"In November 1991 a study cosponsored by ADM(Mat) and Commander Air Command was initiated to explore the cost benefits of replacing all utility helicopter fleets with one aircraft type. The study concluded that doing so would be a cost effective measure, 2 however, it did not consider loss of capabilities. The prioritization of funding within the RCAF without adequate consideration of the loss of Tactical Aviation capability sets was the first error that occurred in the decision process to rationalize tactical aviation assets. The misguided prioritization of funding left tactical aviation community with a one fleet option; however, minimal military input was accepted regarding what platform should be used. The politicians had decided to purchase the Griffon before the CAF was able to draft the Statement of Operational Requirement (SOR). In April 1992 when the contract for the Griffon was announced two politically favourable outcomes would occur. First, the cries of favouritism towards Ontario would be silenced following the recent large purchase of armored vehicles built in London, Ontario. As well, the future of the fledgling Bell manufacturing facility would be stabilized . The Defence Minister, Marcel Masse, a minister from Quebec with a history of directing favourable defence contracts to his home province announced an untendered $1.3 billion dollar contact in April 1992 to be awarded to Bell Helicopter for the production of 100 Bell 412CFs, known to the CAF as the CH-146 Griffon. While it was recognized that a utility helicopter purchased under the Canadian Forces Utility Tactical Helicopter (CFUTTH) project would lack capability in the reconnaissance, firepower and transport missions, the Land Force wished to cover as much of the tactical aviation tasks as possible. As well as traditional air mobility tasks the Commander Force Mobile Command (Land Force Commander) specifically mentioned reconnaissance, fire support coordination, command and liaison and surveillance as important aspects to cover. Even though the CFUTTH Statement of Requirements (SOR) was reverse engineered from the decision to buy the Griffon, it still acknowledged the deficits above and accepted that “there would probably not be enough aircraft procured to do all tasks (required by Comd Force Mobile Command)… simultaneously”. It was clear that the CFUTTH project would not provide the numbers of aircraft or the capabilities required. The second error therefore occurred when the existing procurement process was ignored in favour of a politically directed, one-for-one platform replacement. Stove-piped decision making and ignoring established procurement processes resulted in the Auditor General reporting in 1998 that the Griffon was more costly to operate than its predecessors, had inadequate lift performance, and a limited reconnaissance capability6 . The CFUTTH (SOR) stated “the UTTH has neither the maneuverability of the light observation helicopter nor the single aircraft lift capability of the CH147”. Helicopters magazine highlighted that the Griffon was “woefully inadequate” in its ability to conduct troop transport and reconnaissance. Additionally, Jane’s Defence Weekly correspondent Sharon Hobson added that the Griffon procurement demonstrated how “too often decisions are made on the basis of shortterm political opportunism without a view to the long-term implication for the Canadian Forces and the Canadian Public”.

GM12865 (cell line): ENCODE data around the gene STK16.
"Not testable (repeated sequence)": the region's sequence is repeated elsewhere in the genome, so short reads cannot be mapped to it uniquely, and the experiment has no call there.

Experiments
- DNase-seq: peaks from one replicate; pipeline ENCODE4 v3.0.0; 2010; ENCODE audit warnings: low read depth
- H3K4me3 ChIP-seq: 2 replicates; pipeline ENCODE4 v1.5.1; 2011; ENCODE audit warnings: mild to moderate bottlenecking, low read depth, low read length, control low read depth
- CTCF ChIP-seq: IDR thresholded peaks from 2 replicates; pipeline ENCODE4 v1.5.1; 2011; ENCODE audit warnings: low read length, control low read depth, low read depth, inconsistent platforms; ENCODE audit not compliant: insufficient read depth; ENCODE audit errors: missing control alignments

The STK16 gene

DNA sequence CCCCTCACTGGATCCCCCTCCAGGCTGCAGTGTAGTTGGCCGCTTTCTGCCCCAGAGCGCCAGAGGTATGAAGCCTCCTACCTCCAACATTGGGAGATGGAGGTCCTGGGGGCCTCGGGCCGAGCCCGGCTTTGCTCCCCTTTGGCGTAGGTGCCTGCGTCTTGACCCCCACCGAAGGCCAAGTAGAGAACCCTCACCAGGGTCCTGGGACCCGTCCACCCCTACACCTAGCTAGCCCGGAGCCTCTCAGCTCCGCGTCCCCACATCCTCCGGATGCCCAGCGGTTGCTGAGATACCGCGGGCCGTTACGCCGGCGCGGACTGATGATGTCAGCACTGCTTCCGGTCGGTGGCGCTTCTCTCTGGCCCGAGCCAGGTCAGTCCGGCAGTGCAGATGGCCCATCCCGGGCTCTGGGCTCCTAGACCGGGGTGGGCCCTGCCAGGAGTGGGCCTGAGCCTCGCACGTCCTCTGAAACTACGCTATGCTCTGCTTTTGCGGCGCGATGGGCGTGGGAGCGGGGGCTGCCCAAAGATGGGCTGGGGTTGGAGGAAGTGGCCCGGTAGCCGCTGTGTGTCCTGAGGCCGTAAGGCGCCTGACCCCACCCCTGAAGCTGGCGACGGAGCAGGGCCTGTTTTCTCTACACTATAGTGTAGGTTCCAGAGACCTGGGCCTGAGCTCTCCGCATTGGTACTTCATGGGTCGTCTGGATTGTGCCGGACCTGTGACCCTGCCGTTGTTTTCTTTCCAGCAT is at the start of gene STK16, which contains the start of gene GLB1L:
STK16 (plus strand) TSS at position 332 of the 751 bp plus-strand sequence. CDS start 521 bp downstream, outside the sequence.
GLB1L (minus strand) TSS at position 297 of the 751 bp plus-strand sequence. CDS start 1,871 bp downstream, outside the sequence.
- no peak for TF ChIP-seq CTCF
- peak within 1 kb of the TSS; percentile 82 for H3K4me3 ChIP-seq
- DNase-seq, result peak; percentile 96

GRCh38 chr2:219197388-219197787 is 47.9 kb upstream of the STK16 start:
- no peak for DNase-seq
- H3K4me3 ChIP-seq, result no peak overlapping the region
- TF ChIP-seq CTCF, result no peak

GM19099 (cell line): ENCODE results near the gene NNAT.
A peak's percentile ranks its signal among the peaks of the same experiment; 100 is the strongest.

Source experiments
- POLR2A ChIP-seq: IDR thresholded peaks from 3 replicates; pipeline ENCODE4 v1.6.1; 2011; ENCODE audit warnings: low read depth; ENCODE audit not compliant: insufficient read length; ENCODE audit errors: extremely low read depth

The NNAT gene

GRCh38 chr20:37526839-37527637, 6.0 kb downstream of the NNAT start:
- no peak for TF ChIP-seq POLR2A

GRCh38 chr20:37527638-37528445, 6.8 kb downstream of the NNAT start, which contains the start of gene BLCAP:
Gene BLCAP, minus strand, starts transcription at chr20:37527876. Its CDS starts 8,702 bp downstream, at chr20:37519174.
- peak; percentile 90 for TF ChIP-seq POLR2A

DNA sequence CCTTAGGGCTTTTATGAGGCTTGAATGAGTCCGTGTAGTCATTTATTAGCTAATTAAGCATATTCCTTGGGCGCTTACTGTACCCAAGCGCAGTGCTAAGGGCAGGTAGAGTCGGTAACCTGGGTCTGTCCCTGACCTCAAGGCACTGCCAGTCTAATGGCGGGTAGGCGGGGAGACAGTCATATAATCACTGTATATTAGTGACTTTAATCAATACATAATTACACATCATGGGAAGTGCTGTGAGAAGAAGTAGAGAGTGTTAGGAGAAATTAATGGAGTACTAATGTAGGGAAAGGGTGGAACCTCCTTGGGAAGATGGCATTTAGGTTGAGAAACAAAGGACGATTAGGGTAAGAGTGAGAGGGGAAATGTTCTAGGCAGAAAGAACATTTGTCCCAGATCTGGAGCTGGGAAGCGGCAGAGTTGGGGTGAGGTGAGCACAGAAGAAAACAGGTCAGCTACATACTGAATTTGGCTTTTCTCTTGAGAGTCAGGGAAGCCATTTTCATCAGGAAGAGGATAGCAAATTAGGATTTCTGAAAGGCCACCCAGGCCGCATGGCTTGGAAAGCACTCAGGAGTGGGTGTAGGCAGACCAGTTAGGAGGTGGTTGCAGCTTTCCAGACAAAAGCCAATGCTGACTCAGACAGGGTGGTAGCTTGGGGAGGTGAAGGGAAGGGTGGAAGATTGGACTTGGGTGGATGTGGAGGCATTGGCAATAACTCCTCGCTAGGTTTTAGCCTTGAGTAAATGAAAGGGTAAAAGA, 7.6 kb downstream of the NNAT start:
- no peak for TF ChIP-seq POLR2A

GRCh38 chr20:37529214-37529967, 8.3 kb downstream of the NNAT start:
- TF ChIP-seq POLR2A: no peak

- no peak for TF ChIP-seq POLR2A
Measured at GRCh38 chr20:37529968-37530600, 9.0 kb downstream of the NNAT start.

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Annnnnd 20 years later we get seven 412epi for the CCG. Another inadequate aircraft for the mission. All because of CanCon.